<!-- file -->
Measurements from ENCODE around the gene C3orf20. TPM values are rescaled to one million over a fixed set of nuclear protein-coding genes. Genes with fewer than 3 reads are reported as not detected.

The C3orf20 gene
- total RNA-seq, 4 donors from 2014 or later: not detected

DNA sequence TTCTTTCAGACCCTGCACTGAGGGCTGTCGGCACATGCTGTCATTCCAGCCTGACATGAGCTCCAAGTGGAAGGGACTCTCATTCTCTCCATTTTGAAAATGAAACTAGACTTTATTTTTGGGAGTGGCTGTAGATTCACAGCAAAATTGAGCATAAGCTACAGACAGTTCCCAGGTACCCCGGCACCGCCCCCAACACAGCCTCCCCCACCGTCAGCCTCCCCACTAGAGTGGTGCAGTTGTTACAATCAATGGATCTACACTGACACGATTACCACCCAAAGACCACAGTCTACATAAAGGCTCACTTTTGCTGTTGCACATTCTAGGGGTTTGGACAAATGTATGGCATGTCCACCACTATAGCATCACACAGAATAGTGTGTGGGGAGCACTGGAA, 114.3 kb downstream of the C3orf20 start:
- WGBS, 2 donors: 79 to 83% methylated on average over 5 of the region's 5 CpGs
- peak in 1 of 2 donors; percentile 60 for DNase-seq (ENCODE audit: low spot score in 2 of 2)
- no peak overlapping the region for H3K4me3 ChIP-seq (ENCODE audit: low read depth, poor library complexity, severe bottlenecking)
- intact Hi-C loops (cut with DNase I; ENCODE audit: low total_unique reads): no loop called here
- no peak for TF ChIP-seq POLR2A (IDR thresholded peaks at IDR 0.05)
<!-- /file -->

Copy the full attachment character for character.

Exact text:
Measurements from ENCODE around the gene C3orf20. TPM values are rescaled to one million over a fixed set of nuclear protein-coding genes. Genes with fewer than 3 reads are reported as not detected.

The C3orf20 gene
- total RNA-seq, 4 donors from 2014 or later: not detected

DNA sequence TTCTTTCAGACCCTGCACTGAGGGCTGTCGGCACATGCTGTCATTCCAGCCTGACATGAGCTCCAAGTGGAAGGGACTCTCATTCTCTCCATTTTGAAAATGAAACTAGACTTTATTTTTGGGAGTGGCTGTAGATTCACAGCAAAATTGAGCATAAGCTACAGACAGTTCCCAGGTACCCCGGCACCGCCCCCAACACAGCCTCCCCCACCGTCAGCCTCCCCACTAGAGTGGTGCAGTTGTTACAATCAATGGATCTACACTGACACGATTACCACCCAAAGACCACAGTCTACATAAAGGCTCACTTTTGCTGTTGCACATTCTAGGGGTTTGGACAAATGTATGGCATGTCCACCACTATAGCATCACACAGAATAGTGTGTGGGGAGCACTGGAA, 114.3 kb downstream of the C3orf20 start:
- WGBS, 2 donors: 79 to 83% methylated on average over 5 of the region's 5 CpGs
- peak in 1 of 2 donors; percentile 60 for DNase-seq (ENCODE audit: low spot score in 2 of 2)
- no peak overlapping the region for H3K4me3 ChIP-seq (ENCODE audit: low read depth, poor library complexity, severe bottlenecking)
- intact Hi-C loops (cut with DNase I; ENCODE audit: low total_unique reads): no loop called here
- no peak for TF ChIP-seq POLR2A (IDR thresholded peaks at IDR 0.05)